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A study of exercise-induced microalbuminuria in type I (insulin-dependent) diabetes mellitus

Torffvit, Ole LU ; Castenfors, Jan and Agardh, Carl-David LU (1991) In Scandinavian Journal of Urology and Nephrology 25(1). p.39-43
Abstract
Microalbuminuria is thought to be an important prognostic factor in diabetes mellitus. To study the influence of changes in blood pressure on the development of microalbuminuria during exercise, two exercise tests were carried out. A total of 32 insulin dependent diabetic men whose age at onset was less than 30 years, mean duration of diabetes 14 years (range 7 to 21) and mean age 29 years (range 21 to 40), and who did not have albuminuria (N-labstix negative) were studied. The diabetic patients were compared with a total of 29 age-matched male control subjects. Urinary albumin excretion was measured during two exercise tests: at a standardised workload (150 W) for 30 min, and at a standardised heart rate for 25 min. The diabetic patients... (More)
Microalbuminuria is thought to be an important prognostic factor in diabetes mellitus. To study the influence of changes in blood pressure on the development of microalbuminuria during exercise, two exercise tests were carried out. A total of 32 insulin dependent diabetic men whose age at onset was less than 30 years, mean duration of diabetes 14 years (range 7 to 21) and mean age 29 years (range 21 to 40), and who did not have albuminuria (N-labstix negative) were studied. The diabetic patients were compared with a total of 29 age-matched male control subjects. Urinary albumin excretion was measured during two exercise tests: at a standardised workload (150 W) for 30 min, and at a standardised heart rate for 25 min. The diabetic patients had higher albumin excretion rates during both exercise tests compared with the control subjects. Blood pressure and heart rate during exercise were significantly higher in diabetic patients compared with control subjects in the standardised workload test. If the test was individualised to achieve the same standardised heart rate there was no significant difference in blood pressure between the diabetic patients and the control subjects. These results indicate that the diabetic kidneys were more sensitive than the healthy kidneys to similar degrees of haemodynamic stress induced by exercise. (Less)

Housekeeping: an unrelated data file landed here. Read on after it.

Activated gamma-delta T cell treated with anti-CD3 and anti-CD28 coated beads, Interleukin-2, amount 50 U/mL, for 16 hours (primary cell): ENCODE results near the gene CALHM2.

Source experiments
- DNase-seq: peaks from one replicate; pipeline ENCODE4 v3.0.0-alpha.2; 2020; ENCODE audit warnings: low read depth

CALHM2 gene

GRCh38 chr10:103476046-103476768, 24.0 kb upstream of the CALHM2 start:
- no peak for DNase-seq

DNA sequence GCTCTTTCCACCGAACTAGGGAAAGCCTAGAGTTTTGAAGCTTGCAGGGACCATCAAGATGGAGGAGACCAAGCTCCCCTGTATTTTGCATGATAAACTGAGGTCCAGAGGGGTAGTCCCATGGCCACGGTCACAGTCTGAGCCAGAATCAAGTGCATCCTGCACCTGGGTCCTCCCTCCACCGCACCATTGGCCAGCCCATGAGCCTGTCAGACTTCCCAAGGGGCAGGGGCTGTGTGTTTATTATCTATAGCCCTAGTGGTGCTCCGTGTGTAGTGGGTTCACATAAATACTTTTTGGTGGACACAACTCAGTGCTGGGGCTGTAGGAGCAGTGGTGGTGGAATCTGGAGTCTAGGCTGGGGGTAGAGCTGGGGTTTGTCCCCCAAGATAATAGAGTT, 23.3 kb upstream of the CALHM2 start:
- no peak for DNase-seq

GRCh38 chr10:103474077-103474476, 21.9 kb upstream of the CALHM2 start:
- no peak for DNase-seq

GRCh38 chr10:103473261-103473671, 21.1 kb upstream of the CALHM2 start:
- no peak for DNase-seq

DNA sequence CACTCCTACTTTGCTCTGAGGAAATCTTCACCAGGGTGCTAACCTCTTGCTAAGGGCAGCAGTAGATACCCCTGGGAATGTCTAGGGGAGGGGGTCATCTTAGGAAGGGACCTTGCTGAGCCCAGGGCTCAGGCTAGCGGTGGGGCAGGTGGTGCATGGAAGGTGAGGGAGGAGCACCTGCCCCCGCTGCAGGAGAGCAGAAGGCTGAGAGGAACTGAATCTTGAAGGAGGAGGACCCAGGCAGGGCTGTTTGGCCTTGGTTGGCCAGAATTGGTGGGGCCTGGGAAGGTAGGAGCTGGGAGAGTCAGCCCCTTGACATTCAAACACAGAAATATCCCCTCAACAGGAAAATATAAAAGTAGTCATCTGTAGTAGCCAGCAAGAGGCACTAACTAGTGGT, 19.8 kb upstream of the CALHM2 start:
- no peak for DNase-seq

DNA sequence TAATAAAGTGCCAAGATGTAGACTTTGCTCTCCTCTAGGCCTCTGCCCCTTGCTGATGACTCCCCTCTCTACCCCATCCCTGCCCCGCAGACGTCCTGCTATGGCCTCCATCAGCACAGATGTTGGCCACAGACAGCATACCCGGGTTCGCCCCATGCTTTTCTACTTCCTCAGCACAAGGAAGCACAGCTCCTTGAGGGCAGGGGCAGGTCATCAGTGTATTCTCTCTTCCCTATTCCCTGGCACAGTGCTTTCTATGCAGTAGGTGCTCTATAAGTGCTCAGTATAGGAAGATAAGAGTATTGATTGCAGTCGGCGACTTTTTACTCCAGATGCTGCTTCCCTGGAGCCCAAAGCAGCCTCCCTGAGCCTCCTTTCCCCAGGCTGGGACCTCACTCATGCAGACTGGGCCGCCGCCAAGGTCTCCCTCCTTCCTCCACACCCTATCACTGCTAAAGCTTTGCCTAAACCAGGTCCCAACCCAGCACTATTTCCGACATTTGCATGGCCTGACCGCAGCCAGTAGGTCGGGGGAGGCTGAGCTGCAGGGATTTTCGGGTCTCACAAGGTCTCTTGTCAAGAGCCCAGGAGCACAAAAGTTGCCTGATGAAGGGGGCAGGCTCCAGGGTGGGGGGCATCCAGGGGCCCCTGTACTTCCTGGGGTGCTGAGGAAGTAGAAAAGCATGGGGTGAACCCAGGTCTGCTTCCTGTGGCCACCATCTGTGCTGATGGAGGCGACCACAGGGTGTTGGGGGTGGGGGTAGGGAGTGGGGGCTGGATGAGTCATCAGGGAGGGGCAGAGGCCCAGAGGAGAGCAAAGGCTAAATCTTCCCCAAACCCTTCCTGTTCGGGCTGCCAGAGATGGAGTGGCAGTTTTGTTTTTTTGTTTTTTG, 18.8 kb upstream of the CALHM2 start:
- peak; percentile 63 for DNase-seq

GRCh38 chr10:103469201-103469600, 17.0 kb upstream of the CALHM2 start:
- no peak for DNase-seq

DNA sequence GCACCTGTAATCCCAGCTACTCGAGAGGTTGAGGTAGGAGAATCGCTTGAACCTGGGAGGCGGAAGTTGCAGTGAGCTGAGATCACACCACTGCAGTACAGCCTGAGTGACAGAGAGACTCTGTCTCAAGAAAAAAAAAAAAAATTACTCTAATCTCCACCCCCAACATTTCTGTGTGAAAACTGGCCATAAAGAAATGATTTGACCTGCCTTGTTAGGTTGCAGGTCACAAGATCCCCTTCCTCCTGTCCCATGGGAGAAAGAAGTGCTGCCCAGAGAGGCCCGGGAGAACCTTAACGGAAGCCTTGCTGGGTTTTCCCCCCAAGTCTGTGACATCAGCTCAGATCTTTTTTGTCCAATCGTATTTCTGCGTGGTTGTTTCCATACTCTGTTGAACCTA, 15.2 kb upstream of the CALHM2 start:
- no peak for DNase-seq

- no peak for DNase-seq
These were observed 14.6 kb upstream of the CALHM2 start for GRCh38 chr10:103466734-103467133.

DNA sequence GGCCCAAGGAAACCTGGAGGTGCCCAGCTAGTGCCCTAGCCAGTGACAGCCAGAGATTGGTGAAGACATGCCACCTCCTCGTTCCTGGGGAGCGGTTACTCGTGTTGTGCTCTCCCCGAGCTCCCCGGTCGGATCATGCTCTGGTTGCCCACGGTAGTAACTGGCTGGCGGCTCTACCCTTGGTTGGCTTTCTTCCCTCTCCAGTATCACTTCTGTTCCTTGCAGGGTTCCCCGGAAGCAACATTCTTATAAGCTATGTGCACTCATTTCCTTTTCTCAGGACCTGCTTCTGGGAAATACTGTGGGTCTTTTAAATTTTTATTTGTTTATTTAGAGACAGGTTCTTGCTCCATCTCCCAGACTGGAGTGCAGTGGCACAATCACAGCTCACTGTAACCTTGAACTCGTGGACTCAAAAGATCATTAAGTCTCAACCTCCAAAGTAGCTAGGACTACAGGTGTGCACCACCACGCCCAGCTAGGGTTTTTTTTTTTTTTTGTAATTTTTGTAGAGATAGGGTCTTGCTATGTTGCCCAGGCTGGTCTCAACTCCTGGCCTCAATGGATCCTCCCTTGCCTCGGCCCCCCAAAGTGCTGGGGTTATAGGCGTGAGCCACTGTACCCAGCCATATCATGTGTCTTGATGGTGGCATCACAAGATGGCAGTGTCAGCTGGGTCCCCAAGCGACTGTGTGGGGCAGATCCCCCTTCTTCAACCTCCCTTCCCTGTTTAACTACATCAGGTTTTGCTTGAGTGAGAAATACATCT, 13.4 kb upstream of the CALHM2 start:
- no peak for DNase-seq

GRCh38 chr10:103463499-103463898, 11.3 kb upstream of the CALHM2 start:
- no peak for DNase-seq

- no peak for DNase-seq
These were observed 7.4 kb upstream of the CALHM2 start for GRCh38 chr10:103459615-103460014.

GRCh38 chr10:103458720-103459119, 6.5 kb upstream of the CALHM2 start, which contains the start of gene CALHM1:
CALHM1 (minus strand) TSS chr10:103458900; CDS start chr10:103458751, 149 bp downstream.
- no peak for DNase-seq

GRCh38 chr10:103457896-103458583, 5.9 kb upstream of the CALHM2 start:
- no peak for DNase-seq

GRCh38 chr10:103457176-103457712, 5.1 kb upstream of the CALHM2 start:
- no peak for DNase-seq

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author
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type
Contribution to journal
publication status
published
subject
keywords
diabetic nephropathy, exercise, incipient nephropathy, systolic blood pressure, urinary albumin excretion rate, type I diabetes
in
Scandinavian Journal of Urology and Nephrology
volume
25
issue
1
pages
39 - 43
publisher
Taylor & Francis
external identifiers
  • pmid:2047771
  • scopus:0025971666
ISSN
0036-5599
DOI
10.3109/00365599109024527
language
English
LU publication?
yes
additional info
The information about affiliations in this record was updated in December 2015. The record was previously connected to the following departments: Unit on Vascular Diabetic Complications (013241510), Medicine (Lund) (013230025)
id
4edd22e3-6e33-45b7-b7c5-3ce3907efbe2 (old id 1105898)
date added to LUP
2016-04-01 16:17:38
date last changed
2020-01-12 19:13:55
@article{4edd22e3-6e33-45b7-b7c5-3ce3907efbe2,
  abstract     = {Microalbuminuria is thought to be an important prognostic factor in diabetes mellitus. To study the influence of changes in blood pressure on the development of microalbuminuria during exercise, two exercise tests were carried out. A total of 32 insulin dependent diabetic men whose age at onset was less than 30 years, mean duration of diabetes 14 years (range 7 to 21) and mean age 29 years (range 21 to 40), and who did not have albuminuria (N-labstix negative) were studied. The diabetic patients were compared with a total of 29 age-matched male control subjects. Urinary albumin excretion was measured during two exercise tests: at a standardised workload (150 W) for 30 min, and at a standardised heart rate for 25 min. The diabetic patients had higher albumin excretion rates during both exercise tests compared with the control subjects. Blood pressure and heart rate during exercise were significantly higher in diabetic patients compared with control subjects in the standardised workload test. If the test was individualised to achieve the same standardised heart rate there was no significant difference in blood pressure between the diabetic patients and the control subjects. These results indicate that the diabetic kidneys were more sensitive than the healthy kidneys to similar degrees of haemodynamic stress induced by exercise.},
  author       = {Torffvit, Ole and Castenfors, Jan and Agardh, Carl-David},
  issn         = {0036-5599},
  language     = {eng},
  number       = {1},
  pages        = {39--43},
  publisher    = {Taylor & Francis},
  series       = {Scandinavian Journal of Urology and Nephrology},
  title        = {A study of exercise-induced microalbuminuria in type I (insulin-dependent) diabetes mellitus},
  url          = {http://dx.doi.org/10.3109/00365599109024527},
  doi          = {10.3109/00365599109024527},
  volume       = {25},
  year         = {1991},
}